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Fatores associados ao consumo de bebidas açucaradas entre pré-escolares brasileiros: inquérito nacional de 2006

Overview of attention for article published in Ciência & Saúde Coletiva, August 2015
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Title
Fatores associados ao consumo de bebidas açucaradas entre pré-escolares brasileiros: inquérito nacional de 2006
Published in
Ciência & Saúde Coletiva, August 2015
DOI 10.1590/1413-81232015208.18032014
Pubmed ID
Authors

Juliana Bergamo Vega, Ana Paula Poblacion, José Augusto de Aguiar Carrazedo Taddei

Abstract

The rising consumption of sweetened beverages such as soft drinks or artificial juices is associated with the prevalence of obesity in Brazil and around the world. This study seeks to verify the frequency of consumption of these beverages among Brazilian children aged 24-59 months and to investigate the association of soft drinks with demographic, socioeconomic and nutritional variables. Using data from the National Survey on Demography and Health of Women and Children - 2006, the eating habits were obtained using the food and drink frequency questionnaire for the seven days preceding the interview, and anthropometry recorded the weight and height of children. Among preschoolers, 37.3% consumed soft drinks and artificial juices 4 or more days per week. The factors significantly associated with frequent consumption of soft drinks were living in regions of higher economic development of the country, in urban areas, belonging to the higher income bracket, with mothers watching TV regularly and excess weight of the child, were associated with consumption of soft drinks and artificial juices 4 or more days per week. Further studies are needed to understand the effective contribution of soft drinks on the epidemic of childhood obesity.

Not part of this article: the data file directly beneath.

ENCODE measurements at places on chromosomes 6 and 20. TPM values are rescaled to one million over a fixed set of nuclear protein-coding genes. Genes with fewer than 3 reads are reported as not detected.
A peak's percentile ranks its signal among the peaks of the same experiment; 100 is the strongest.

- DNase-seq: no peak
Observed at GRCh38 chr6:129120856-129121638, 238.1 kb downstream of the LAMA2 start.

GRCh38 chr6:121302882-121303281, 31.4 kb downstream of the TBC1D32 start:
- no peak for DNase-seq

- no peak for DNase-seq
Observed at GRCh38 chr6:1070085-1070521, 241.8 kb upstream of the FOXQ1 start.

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Mendeley readers

The data shown below were compiled from readership statistics for 38 Mendeley readers of this research output. Click here to see the associated Mendeley record.

Geographical breakdown

Country Count As %
Denmark 1 3%
Unknown 37 97%

Demographic breakdown

Readers by professional status Count As %
Student > Bachelor 10 26%
Student > Master 8 21%
Student > Postgraduate 5 13%
Researcher 2 5%
Professor 1 3%
Other 0 0%
Unknown 12 32%
Readers by discipline Count As %
Nursing and Health Professions 10 26%
Medicine and Dentistry 9 24%
Biochemistry, Genetics and Molecular Biology 2 5%
Psychology 1 3%
Sports and Recreations 1 3%
Other 2 5%
Unknown 13 34%